In Greek mythology, Pontus was the primordial god of the sea, one of the first beings to come into existence, born from the void of Chaos. He was also known as the “Sea” or “Deep” and was considered the father of the fish and other sea creatures.
The ancient Greeks believed that Pontus represented the unfathomable depths of the sea and the unpredictable nature of the ocean. He was considered a powerful and formidable force, and was often depicted as a large and imposing figure, with a long beard and hair made of seaweed.
According to the myths, Pontus was said to have been the father of several sea monsters, including the giant serpent, Python, which was killed by the god Apollo. He was also the father of the sea-nymphs, who were known for their beauty and grace.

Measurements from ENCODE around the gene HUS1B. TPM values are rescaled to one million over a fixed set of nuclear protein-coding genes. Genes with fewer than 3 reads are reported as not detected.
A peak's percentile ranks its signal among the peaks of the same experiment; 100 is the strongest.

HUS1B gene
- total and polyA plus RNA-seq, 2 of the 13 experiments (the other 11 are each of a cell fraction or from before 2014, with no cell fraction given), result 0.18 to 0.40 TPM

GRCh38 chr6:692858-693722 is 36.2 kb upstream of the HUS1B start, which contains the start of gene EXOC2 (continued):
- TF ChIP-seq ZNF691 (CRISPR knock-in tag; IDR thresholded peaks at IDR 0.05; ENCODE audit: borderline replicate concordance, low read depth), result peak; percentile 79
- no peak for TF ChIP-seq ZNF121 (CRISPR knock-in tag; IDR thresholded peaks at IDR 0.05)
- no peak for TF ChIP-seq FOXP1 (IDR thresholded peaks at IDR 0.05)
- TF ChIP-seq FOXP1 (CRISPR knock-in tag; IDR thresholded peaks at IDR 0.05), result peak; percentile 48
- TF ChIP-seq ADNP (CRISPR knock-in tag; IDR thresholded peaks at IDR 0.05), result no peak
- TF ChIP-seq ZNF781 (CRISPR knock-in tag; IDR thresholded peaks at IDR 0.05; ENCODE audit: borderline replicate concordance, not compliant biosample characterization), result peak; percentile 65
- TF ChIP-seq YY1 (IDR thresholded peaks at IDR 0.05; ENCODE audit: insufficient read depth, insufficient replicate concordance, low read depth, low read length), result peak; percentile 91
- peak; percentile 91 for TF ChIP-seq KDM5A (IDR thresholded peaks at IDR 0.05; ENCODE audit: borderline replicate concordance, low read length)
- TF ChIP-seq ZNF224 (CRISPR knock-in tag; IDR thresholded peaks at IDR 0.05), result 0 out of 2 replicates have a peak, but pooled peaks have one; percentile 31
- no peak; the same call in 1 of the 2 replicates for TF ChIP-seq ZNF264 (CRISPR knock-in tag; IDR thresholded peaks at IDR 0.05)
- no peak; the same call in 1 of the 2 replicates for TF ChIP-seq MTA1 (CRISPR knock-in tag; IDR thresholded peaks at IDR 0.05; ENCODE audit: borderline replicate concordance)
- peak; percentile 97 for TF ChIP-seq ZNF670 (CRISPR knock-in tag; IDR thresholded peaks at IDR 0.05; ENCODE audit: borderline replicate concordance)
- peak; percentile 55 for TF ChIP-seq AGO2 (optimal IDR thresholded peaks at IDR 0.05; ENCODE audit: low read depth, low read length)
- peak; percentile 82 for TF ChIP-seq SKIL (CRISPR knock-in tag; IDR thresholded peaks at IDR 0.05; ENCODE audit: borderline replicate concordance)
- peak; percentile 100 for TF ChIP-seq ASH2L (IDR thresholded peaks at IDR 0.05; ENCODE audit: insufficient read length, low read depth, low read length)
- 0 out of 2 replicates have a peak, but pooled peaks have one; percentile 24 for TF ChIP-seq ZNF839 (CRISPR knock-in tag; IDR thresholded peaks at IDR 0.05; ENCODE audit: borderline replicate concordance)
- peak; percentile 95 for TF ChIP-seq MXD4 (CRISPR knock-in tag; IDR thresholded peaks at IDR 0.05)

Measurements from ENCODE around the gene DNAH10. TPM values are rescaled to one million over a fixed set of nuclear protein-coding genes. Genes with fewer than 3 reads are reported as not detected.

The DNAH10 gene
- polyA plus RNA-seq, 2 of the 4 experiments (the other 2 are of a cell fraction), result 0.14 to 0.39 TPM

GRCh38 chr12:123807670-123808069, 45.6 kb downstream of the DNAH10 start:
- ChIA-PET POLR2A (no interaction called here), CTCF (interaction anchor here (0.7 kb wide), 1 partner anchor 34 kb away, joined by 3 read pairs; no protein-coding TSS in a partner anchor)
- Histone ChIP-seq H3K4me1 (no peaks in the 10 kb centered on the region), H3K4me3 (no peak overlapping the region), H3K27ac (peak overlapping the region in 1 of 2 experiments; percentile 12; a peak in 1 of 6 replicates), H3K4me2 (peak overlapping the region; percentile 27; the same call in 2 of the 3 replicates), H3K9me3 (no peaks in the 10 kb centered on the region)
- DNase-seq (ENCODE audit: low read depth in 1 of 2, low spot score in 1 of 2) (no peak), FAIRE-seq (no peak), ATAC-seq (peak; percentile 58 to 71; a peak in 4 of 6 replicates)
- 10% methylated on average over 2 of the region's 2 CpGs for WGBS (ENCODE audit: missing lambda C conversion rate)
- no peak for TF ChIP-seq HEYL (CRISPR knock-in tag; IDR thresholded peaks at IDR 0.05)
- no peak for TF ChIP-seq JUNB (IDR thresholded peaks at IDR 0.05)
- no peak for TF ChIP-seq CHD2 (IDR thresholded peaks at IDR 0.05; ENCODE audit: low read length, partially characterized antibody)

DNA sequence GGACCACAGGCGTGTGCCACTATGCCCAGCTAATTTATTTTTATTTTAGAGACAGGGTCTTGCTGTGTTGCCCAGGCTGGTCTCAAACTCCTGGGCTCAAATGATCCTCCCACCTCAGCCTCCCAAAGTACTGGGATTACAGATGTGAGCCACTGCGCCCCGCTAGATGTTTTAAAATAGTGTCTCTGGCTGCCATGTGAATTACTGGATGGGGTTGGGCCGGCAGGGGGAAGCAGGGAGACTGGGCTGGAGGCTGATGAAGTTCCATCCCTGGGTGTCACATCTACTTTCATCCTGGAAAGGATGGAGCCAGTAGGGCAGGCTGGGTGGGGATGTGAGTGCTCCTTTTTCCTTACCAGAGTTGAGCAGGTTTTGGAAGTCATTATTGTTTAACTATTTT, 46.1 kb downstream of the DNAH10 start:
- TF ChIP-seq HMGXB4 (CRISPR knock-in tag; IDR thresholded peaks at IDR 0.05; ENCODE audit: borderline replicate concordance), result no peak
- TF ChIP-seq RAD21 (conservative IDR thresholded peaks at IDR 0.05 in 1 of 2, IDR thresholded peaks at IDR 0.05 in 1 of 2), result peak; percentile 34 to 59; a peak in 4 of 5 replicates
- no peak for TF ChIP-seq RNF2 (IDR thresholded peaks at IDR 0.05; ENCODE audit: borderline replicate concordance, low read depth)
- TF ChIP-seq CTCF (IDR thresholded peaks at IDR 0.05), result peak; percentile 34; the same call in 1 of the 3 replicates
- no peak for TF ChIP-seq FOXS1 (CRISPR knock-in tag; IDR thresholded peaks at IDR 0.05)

In addition to his role as a god of the sea, Pontus was also associated with the power of generation and was considered the father of many sea creatures. He was also associated with the concept of time, as the sea is often seen as a metaphor for the passage of time.
The cult of Pontus was not widespread in ancient Greece, but he was still considered an important god and was often invoked in prayers and rituals related to the sea, such as during seafaring expeditions.